Crypto Regulation Update — March

This update is brought to you by Bridge Protocol (TOLL) as part of a series on cryptocurrency regulations.

Bridge is a RegTech company specializing in identity services and compliance for Know-Your-Customer (KYC), Anti-Money-Laundering (AML) and more on the blockchain.

Read last month’s update here

United States

  1. Securities and Exchange Commission (SEC) charges Initial Coin Offering (ICO) with Selling Unregistered Securities After Startup Self-Reports. The United States Securities and Exchange Commission has charged crypto firm Gladius Network with selling unregistered securities after the company self-reported to the commission, an SEC press release reveals on Feb. 20. The company is now going to be offering refunds for proven ICO participants and more details are to come.
“The SEC did not impose a penalty because the company self-reported the conduct, agreed to compensate investors, and will register the tokens as a class of securities.”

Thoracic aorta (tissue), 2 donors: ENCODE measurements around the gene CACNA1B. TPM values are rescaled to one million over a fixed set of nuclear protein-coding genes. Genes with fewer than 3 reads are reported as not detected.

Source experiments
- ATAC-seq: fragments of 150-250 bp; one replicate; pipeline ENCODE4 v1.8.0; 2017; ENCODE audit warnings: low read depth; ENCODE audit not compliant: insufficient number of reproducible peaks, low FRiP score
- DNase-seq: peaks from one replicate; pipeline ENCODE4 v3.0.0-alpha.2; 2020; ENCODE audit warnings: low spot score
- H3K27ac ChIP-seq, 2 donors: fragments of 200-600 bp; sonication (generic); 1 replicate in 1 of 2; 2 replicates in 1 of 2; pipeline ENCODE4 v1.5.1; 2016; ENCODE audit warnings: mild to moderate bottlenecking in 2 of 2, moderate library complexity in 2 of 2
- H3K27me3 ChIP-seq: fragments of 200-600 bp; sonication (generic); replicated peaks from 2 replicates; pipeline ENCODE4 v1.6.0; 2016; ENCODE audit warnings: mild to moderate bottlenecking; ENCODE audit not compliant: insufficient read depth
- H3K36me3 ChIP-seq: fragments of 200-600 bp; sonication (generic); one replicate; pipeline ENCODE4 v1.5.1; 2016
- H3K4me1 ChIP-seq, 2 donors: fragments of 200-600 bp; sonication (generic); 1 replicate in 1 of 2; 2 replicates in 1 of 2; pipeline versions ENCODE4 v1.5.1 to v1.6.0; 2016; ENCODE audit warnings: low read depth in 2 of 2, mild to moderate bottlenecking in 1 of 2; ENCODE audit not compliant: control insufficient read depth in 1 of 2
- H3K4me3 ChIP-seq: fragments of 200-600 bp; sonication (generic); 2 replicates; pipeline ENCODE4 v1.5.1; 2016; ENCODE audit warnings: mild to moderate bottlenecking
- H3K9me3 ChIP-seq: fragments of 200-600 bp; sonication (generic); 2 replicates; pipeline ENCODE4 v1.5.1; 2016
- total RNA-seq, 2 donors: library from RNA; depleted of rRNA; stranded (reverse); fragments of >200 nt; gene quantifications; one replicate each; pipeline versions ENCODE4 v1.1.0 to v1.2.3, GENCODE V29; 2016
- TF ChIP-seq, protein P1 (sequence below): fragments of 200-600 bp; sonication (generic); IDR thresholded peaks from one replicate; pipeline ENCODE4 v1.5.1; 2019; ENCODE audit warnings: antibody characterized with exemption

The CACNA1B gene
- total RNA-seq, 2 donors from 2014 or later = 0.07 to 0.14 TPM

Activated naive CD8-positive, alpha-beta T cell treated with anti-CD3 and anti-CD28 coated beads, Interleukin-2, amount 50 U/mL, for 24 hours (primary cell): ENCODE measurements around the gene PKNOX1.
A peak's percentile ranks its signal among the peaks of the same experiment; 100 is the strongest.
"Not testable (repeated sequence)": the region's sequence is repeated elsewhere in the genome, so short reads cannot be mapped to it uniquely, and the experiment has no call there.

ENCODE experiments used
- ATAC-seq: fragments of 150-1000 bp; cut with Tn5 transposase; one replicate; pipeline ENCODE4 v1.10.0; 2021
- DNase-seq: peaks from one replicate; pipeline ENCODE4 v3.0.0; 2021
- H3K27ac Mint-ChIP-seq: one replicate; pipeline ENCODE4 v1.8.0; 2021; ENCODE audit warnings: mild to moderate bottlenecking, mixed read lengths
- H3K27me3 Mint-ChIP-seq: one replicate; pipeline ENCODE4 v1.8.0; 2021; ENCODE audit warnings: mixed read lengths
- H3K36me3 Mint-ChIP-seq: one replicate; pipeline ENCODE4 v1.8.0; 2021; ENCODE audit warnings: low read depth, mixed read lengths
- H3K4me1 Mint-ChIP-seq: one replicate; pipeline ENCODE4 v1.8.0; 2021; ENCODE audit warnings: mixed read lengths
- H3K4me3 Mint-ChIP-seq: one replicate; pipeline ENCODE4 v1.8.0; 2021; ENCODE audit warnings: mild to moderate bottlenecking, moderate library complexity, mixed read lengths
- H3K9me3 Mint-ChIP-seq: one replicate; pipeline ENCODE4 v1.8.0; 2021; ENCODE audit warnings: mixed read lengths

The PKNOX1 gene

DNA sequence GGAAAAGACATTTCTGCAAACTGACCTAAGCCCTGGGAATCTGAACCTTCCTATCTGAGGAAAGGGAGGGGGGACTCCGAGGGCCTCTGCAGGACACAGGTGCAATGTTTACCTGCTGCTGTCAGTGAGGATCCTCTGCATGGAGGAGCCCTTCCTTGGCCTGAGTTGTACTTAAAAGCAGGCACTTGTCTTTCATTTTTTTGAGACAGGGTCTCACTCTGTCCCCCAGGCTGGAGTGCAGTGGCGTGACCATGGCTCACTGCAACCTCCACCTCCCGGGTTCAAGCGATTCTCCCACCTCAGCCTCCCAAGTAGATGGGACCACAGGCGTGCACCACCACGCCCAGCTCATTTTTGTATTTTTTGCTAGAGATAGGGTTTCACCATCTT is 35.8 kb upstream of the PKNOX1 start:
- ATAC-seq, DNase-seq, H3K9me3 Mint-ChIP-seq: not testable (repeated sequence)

Many critics to the order say there was many flaws in their offering that triggered the refund like “staking” capabilities of tokens, giving them more “security” like characteristics.

2. United States SEC Highlights Dedicated ICO Guide Amid Dissent Internal and External of the Commission. The SEC has updated a five section webpage that they summarize as essential when looking at ICO investments. There is also a separate section for investors and market professionals.

The five descriptive aspects listed appear to summarize the organization’s current perspective. These include confirmation a token issued in an ICO can be a security in need of registration with the SEC, regardless of how its issuer refers to it.

An SEC commissioner; Hester Peirce, dubbed as “Crypto Mom,” said Friday, Feb. 8, that the delay in establishing crypto regulation may allow more freedom for the industry to move on its own.

3. SEC Commissioner Hester Pierce Shows Dissent internally at the Commission. At a recent speech on the state of regulation at the University of Missouri School of Law, Pierce delivered some updates on the thinking behind closed doors. Reiterating that ambiguity is not bad: